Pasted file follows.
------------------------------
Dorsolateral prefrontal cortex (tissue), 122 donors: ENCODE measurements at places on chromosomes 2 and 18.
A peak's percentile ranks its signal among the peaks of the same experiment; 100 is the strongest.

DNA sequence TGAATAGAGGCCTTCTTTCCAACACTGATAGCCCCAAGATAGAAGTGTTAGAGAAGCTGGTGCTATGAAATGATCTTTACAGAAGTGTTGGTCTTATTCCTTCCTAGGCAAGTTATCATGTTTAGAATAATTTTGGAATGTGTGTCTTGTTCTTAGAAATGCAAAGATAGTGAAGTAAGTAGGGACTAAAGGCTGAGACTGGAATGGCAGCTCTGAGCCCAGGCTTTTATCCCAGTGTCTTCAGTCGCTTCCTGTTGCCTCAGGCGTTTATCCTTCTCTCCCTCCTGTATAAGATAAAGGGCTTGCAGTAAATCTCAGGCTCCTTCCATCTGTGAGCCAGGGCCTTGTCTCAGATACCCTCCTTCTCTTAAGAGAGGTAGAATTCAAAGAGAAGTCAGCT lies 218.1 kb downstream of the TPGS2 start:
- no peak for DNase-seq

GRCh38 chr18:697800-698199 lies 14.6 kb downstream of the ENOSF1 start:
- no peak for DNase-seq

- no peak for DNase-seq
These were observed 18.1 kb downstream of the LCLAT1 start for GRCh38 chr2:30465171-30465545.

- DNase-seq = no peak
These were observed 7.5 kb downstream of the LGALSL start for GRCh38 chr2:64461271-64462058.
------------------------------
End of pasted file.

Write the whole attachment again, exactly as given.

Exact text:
Dorsolateral prefrontal cortex (tissue), 122 donors: ENCODE measurements at places on chromosomes 2 and 18.
A peak's percentile ranks its signal among the peaks of the same experiment; 100 is the strongest.

DNA sequence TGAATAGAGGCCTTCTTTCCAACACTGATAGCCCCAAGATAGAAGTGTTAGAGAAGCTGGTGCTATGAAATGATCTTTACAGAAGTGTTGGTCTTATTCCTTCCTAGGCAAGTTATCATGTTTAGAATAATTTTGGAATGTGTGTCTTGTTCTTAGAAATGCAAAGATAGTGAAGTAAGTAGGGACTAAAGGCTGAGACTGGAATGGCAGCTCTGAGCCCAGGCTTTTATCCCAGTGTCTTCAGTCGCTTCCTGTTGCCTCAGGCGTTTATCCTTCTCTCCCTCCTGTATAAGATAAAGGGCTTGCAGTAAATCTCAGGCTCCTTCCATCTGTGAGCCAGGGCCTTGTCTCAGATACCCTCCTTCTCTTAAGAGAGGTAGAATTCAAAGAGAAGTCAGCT lies 218.1 kb downstream of the TPGS2 start:
- no peak for DNase-seq

GRCh38 chr18:697800-698199 lies 14.6 kb downstream of the ENOSF1 start:
- no peak for DNase-seq

- no peak for DNase-seq
These were observed 18.1 kb downstream of the LCLAT1 start for GRCh38 chr2:30465171-30465545.

- DNase-seq = no peak
These were observed 7.5 kb downstream of the LGALSL start for GRCh38 chr2:64461271-64462058.